Elemotion Foundation was delighted to spend three days with Dr. Deepani Jayantha, Born Free’s Sri Lanka Representative, as she showed us first hand the trials and tribulations of Sri Lanka’s wild and captive elephants. Learn more about Human Elephant Conflict, Born Free’s work, the lives of captive elephants, and ways to watch wild elephants responsibly. Interview, Oct, 2011
>What is Human Elephant Conflict, and why is it an important problem in Sri Lanka?
Sri Lanka is an island of about 65,000 square kilometers with about 13-15% of the total land area cover declared as protected. We have approximately 5,000 wild elephants. And, we have about 21 million people who need places to live and space for agriculture and industrial work. So, there is large amount of land pressure. The land has to be shared between these two species.
As for the protected areas, only some are bordered by electric fences. The majority of protected areas in Sri Lanka have been interconnected. And in between, there are forest reserves in which you can find elephants. It has been studied that the majority of the elephant population, more than 60%, live outside the protected areas, which means, they inhabit human settlements. This is partly because the remaining wild habitats are poor in food sources. While around the human settlements, they can find more palatable crops, such as paddy, corn fruits and vegetables. So this is an incentive for them to come out of the protected areas. Also, they need to move in between forests. This information is in their genes, especially in the case of males. They need to go to different areas finding females ready for breeding. All of those facts make up the interface of Human Elephant Conflict. The elephants are quite often coming in contact with humans. And if they raid crops, the people take immediate measures to get rid of the elephants. Elephants are quite adaptive, so when they are subjected to continuous harassment, they develop this dislike towards humans. And, they may try to attack humans if they get a chance.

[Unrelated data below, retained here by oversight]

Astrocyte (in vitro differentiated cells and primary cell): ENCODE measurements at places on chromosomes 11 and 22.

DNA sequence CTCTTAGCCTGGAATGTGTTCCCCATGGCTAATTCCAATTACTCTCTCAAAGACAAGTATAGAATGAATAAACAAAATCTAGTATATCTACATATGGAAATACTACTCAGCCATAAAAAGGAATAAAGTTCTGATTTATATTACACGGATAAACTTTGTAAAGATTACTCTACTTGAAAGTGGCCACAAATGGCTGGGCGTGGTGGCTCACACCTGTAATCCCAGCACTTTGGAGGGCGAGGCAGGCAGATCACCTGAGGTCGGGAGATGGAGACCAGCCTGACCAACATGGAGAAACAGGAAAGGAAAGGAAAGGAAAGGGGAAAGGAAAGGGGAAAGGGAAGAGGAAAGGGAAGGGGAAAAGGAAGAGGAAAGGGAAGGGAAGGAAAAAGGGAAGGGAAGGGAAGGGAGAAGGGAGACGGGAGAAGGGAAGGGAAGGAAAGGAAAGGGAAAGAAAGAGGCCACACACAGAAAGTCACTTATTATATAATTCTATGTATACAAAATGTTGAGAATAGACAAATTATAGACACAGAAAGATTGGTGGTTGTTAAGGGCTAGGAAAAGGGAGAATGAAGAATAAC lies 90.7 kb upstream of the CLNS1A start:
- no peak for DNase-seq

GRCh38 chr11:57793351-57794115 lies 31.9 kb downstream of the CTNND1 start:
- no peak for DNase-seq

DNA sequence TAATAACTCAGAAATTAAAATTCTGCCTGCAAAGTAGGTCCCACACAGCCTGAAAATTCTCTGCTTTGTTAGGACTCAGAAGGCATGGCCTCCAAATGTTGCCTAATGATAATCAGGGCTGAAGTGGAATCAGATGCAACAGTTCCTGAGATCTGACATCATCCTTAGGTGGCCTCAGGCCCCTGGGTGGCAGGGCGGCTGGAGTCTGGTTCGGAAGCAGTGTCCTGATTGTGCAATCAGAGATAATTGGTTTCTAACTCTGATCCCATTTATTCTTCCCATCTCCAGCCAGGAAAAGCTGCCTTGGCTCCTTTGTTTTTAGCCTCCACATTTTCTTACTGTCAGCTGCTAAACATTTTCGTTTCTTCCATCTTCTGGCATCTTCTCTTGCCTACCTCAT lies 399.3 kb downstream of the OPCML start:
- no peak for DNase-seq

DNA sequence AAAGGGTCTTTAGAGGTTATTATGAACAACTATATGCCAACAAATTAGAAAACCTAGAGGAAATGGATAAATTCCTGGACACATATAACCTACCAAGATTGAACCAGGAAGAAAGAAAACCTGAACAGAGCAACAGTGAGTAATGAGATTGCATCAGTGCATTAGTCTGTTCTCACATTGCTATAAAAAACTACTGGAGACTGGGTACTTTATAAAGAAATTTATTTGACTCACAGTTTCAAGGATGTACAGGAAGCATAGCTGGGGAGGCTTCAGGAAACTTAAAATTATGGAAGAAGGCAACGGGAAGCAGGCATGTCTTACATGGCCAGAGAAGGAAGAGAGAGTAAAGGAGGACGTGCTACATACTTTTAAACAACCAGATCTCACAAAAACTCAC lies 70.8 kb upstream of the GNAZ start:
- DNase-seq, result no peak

>What measures do the villagers take to try to get rid of the elephants?
They use shot guns and trap guns. They put poison in the food the elephants eat. Homemade explosive ‘Hakka Patas’ is sometimes mixed with vegetables in the field and cause extensive damage to the mouth of the affected animal. There are other ways that elephants get injured too. Sometimes traps are set for other bush species, but elephants are injured in these traps as well. They can accidently fall into agricultural wells or abandoned gem mines. So in those examples, you can’t say that people hurt the elephants deliberately, but it happens.
>What measures has Born Free taken to help with Human Elephant Conflict?
As a model, we work with Rathambalagama village which has been heavily affected by Human Elephant Conflict. There we have two components of the conservation project: A. We work with the school and the village children. We want to make the village kids better farmers and more responsible adults in the future to live with this conflict. So, our aim is to give them a better education all around, which includes teaching them about conservation issues, in particular, Human Elephant Conflict. We also help the school with the education facilities, such as infrastructure, better farming models, etc. And, my argument is that these are the future farmers; if you can educate the today’s kids for better livelihoods or alternate livelihoods, it will have a positive impact on the environment by reducing the number of future adults who will depend on their habitats around for farming.